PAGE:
Dependent Student

Dependent Student refers to a person who is required by law to report parental income. For Pell Grant and other Title IV aid, a person is considered a dependent person when none of the following questions can be answered yes.

  • Will you be 24 years of age on or before December 31st of the year following the base year?
  • Are you a veteran of the U.S. Armed Forces?
  • Will you be enrolled in a graduate school or professional program?
  • Are you married?
  • Are you an orphan or ward of the court or were you a ward of the court until age 18?
  • Do you have legal dependents other than a spouse?

A student who believes that the requirement to report parental information constitutes an unfair and/or extreme burden should speak to a financial aid counselor. It may be possible for the financial aid counselor to intercede into the process and declare the student to be independent via professional judgement.

For TAP purposes, a dependent student is a person who is less than 22 years of age as of the July 1st prior to the academic year and must answer yes to at least one of the following questions:

  • Did or will you live in an apartment, house, or building owned or leased by your parents for more than six weeks in:
    • The base year,
    • The year following the base year,
    • The second year following the base year?
  • Were you or will you be claimed as a dependent on your parents' federal or state tax return for:
    • The base year,
    • The year following the base year?
  • Did you or will you receive gifts, loans or other financial assistance worth more than $750 from your parents during:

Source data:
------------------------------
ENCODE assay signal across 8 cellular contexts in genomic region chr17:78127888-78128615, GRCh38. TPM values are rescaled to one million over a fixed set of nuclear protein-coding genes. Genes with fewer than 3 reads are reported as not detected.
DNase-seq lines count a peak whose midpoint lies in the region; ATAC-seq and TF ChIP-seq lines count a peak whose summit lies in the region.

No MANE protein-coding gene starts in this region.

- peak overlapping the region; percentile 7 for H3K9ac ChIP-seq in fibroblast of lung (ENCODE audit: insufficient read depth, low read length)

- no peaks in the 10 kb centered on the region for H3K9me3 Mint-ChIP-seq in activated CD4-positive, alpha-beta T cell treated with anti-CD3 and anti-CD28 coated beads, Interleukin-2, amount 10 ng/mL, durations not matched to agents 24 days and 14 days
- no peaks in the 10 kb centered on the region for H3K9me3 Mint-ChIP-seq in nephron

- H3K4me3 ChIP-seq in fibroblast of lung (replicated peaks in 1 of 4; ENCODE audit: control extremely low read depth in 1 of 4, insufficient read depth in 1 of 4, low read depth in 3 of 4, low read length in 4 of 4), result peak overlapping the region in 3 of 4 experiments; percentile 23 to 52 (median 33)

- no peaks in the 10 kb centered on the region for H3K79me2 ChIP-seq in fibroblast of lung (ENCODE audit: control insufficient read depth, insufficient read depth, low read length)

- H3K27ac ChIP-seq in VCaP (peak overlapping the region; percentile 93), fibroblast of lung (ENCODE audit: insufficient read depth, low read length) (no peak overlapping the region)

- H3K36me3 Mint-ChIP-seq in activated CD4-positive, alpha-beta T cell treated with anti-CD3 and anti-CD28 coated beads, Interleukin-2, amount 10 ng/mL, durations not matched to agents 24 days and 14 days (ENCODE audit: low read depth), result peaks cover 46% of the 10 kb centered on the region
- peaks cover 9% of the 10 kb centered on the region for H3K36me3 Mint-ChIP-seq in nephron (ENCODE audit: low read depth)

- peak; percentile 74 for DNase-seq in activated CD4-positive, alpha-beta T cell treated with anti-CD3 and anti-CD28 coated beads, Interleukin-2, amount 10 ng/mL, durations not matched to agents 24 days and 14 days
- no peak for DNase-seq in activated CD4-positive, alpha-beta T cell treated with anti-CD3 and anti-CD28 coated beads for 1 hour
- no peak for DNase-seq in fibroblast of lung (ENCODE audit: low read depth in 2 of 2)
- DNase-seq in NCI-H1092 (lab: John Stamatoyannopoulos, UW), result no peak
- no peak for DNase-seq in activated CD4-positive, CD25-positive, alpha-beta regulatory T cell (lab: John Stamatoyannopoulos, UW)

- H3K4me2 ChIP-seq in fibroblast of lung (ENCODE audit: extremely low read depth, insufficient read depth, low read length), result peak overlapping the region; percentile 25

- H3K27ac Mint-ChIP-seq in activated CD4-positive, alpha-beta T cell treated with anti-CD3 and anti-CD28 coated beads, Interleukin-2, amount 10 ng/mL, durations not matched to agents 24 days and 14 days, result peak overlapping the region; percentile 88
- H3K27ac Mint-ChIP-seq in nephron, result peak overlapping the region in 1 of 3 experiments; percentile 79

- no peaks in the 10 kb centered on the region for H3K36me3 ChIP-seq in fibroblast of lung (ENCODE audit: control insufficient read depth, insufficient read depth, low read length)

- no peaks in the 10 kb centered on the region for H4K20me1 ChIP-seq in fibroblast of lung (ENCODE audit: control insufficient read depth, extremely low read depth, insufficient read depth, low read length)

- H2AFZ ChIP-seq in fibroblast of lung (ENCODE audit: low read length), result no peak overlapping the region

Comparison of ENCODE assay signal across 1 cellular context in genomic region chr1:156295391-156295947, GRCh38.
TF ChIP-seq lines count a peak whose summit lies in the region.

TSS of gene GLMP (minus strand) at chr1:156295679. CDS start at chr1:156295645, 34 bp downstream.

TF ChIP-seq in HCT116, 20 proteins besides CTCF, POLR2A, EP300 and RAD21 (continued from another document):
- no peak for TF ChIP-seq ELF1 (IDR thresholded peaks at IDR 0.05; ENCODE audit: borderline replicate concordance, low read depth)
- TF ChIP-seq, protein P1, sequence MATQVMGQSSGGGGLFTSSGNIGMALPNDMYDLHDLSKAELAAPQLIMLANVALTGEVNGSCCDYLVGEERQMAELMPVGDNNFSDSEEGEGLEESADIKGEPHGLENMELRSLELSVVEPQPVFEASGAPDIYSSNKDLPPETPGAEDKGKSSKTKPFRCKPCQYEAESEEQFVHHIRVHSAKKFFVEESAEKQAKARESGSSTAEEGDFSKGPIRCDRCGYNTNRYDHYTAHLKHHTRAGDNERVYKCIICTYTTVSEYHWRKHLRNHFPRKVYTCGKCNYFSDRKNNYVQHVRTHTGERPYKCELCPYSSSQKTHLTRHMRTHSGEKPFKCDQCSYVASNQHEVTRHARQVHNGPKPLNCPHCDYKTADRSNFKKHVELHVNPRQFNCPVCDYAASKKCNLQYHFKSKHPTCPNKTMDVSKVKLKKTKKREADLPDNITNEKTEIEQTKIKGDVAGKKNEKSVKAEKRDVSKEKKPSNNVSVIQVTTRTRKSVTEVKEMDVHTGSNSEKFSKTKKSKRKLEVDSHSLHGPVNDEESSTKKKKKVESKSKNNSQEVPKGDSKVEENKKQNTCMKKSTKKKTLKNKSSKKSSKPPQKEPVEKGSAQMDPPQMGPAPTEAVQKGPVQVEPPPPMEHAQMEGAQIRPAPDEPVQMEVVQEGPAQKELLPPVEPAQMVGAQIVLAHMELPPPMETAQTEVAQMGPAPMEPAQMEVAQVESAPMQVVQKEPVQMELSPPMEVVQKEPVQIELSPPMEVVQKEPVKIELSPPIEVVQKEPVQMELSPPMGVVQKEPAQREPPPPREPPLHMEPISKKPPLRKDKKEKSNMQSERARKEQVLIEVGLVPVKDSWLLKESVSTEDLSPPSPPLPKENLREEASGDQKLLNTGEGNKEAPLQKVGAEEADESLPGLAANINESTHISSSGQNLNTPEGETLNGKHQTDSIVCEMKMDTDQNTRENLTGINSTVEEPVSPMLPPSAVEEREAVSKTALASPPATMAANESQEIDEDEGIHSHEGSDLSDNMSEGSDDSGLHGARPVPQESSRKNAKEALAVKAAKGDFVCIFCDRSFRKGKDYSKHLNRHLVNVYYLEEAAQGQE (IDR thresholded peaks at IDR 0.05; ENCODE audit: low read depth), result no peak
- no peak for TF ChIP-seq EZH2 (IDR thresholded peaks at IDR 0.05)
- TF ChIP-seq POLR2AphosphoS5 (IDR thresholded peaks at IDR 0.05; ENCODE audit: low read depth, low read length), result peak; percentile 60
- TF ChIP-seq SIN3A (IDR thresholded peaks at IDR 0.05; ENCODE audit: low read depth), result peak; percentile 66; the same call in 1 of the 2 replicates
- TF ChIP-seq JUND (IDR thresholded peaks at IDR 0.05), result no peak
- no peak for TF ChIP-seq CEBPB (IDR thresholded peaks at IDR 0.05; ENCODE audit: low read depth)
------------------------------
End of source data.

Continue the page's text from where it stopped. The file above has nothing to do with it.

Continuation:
• The base year,
    • The year following the base year,
    • The second year following the base year?

See: Dependency Status, Independent Student, Parent, Professional Judgment and Ward of the Court.

Disbursement

Disbursement is the process of making financial aid funds available to students. Funds may be disbursed directly to the student (via paper check or direct deposit into student's checking account) and/or applied to the student's outstanding tuition/fee balance with the Bursar's Office. See: Bursar's Office and Financial Aid Package.

Documentation

Documentation refers to record(s)s submitted in an attempt to certify the accuracy of SAR information. The following is a partial listing of items that may require documentation and the records that may be submitted as proof records or documents:

Item Supporting Records or Document
Household Size Federal tax return for base year (signed by taxpayer) or Public assistance document stating household composition. For household members not listed as a taxpayer, a tax exemption or part of a pubic assistance supported household, a marriage certificate and/or a birth certificate may be submitted.
Wages, Salary, Tips Federal tax return for base year (signed by taxpayer) and W-2 Form(s).
Earnings not on Indicated Tax Return Internal Revenue document Letter 1722 or RTFTP for base year signed by wage earner and notarized letter from employer.
Social Security or SSI Form 1099 or letter from SSA stating totals that household member(s) received for the base year.
Public Assistance Form 700U for the base year or letter from Department of Social Services stating total benefits received by household.